Hip-Hop Pioneer Afrika Bambaataa Part of Showcase and Discussion at Ithaca College
ITHACA, NY — Musical pioneer and social activist Afrika Bambaataa will be among the artists taking part in a showcase and panel discussion as part of the Hip-Hop History Month Celebration at Ithaca College. Sponsored by the African-Latino Society student organization, the program will take place on Monday, Nov. 26, at 8 p.m. in Emerson Suites. It is free and open to the public.
Titled “I Used to Love H.E.R. (Hearing.Every.Rhyme.),” the panel portion of the event will feature Afrika Bambaataa and the Zulu Nation, Crazy Legs, DJ Rich Medina and Joe Conzo discussing their contributions to hip-hop culture and answering audience questions. The showcase will celebrate the four elements of hip-hop: MCing, DJing, B-Boying and Graffiti. It will include performances by the IC Breakers, IC Spit That!, Pulse Dance Team and Money Mars, among others.
Bambaataa (born Kevin Donovan) was one of the originators of break-beat deejaying. In the 1970s, he created the Universal Zulu Nation with reformed members of a violent New York City street gang to spread awareness of hip-hop music and culture throughout the world. In addition to breaking new musical ground as a performer — his 1982 song “Planet Rock” generated an entire school of “electro-boogie” rap and dance music — he was active in the anti-apartheid movement.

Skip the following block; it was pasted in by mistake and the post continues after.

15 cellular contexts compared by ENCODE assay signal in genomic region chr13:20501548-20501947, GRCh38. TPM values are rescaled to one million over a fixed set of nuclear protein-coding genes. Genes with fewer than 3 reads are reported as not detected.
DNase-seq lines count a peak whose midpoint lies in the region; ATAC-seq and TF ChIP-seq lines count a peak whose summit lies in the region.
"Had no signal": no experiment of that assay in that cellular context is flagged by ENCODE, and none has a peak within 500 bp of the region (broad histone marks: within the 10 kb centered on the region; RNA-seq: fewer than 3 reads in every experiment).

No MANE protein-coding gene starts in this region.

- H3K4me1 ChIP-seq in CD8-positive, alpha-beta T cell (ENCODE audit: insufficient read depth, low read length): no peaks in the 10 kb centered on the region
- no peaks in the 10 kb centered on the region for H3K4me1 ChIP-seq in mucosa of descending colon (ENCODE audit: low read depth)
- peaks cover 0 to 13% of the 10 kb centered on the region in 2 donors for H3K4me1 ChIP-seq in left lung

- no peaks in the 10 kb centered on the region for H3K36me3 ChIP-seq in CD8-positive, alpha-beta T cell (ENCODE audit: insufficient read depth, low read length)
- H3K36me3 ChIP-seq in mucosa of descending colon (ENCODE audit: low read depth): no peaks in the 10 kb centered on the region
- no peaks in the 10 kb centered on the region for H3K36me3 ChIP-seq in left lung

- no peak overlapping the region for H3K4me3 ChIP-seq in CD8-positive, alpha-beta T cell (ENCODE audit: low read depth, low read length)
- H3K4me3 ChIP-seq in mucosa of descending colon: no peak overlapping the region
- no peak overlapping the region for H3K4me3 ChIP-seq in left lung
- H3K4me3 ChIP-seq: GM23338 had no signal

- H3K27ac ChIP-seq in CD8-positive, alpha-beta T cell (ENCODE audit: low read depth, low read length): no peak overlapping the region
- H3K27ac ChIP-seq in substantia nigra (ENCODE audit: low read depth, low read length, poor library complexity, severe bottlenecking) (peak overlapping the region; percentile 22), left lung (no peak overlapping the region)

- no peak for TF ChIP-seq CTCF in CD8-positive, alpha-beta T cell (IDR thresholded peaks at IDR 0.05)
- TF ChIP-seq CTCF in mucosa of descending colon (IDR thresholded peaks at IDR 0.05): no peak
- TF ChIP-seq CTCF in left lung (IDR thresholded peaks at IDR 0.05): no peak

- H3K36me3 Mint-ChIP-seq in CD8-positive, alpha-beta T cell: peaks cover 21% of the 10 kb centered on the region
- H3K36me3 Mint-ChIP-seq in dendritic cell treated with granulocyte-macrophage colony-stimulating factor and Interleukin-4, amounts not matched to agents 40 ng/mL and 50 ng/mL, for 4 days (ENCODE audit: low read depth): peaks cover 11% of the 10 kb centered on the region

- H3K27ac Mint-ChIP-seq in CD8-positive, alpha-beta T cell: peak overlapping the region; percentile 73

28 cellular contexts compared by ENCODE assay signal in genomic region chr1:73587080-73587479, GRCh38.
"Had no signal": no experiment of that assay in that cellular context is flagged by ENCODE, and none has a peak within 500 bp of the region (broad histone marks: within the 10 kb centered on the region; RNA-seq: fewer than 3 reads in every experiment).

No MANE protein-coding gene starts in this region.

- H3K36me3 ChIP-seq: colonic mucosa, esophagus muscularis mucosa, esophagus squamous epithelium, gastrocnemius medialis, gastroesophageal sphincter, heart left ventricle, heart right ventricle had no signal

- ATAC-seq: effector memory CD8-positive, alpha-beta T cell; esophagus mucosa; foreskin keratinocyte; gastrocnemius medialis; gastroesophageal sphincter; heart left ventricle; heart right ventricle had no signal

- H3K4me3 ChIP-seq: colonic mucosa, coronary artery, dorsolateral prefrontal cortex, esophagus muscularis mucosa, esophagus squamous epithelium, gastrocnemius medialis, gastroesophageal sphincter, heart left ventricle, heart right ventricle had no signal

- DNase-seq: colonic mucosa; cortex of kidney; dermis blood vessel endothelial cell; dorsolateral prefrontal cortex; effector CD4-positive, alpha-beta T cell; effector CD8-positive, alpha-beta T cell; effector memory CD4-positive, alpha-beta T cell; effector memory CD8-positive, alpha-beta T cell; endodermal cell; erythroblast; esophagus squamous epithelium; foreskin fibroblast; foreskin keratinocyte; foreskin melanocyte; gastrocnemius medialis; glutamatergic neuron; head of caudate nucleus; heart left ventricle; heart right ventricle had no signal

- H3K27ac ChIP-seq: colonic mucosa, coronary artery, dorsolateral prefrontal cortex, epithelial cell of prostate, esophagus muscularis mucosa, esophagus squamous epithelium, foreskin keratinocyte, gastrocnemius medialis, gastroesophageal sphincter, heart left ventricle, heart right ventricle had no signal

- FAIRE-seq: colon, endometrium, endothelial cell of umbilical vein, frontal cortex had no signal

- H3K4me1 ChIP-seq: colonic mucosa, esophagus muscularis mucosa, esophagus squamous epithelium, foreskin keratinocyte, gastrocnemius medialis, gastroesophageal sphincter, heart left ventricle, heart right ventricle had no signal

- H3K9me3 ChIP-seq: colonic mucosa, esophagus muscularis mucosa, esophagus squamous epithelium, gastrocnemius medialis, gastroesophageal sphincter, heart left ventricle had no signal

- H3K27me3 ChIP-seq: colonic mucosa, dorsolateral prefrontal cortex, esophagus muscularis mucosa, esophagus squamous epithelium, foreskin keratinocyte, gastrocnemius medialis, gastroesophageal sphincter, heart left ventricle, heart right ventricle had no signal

A Rock and Roll Hall of Fame nominee, Bambaataa was named in 2012 to a three-year term as a visiting scholar at Cornell in a joint appointment by the Department of Music and Cornell University Library’s Hip-Hop Collection, the largest national archive on hip-hop culture. On Tuesday, Nov. 27, he will give a public talk at Cornell and perform at The Haunt, 702 Willow Ave., in Ithaca.
Ithaca College’s Hip-Hop History Month Celebration will also include two other free public events:
Wednesday, Nov. 28
8 p.m., Textor 103
“Days of Fire and the Birth of a Hip-Hop Nation,” a presentation by Eldred Harris, owner of Ithaca’s Diaspora Gallery and a native of the South Bronx, on that area’s politics during the 1970s and the need to develop a culture of resistance.
Friday, Nov. 30
6–8 p.m., Ithaca College Pub
“Don’t Forget the Lyrics, Part II,” a karaoke competition featuring hip-hop song selections from the 1980s to the present.
For more information, contact the African-Latino Society at firstname.lastname@example.org.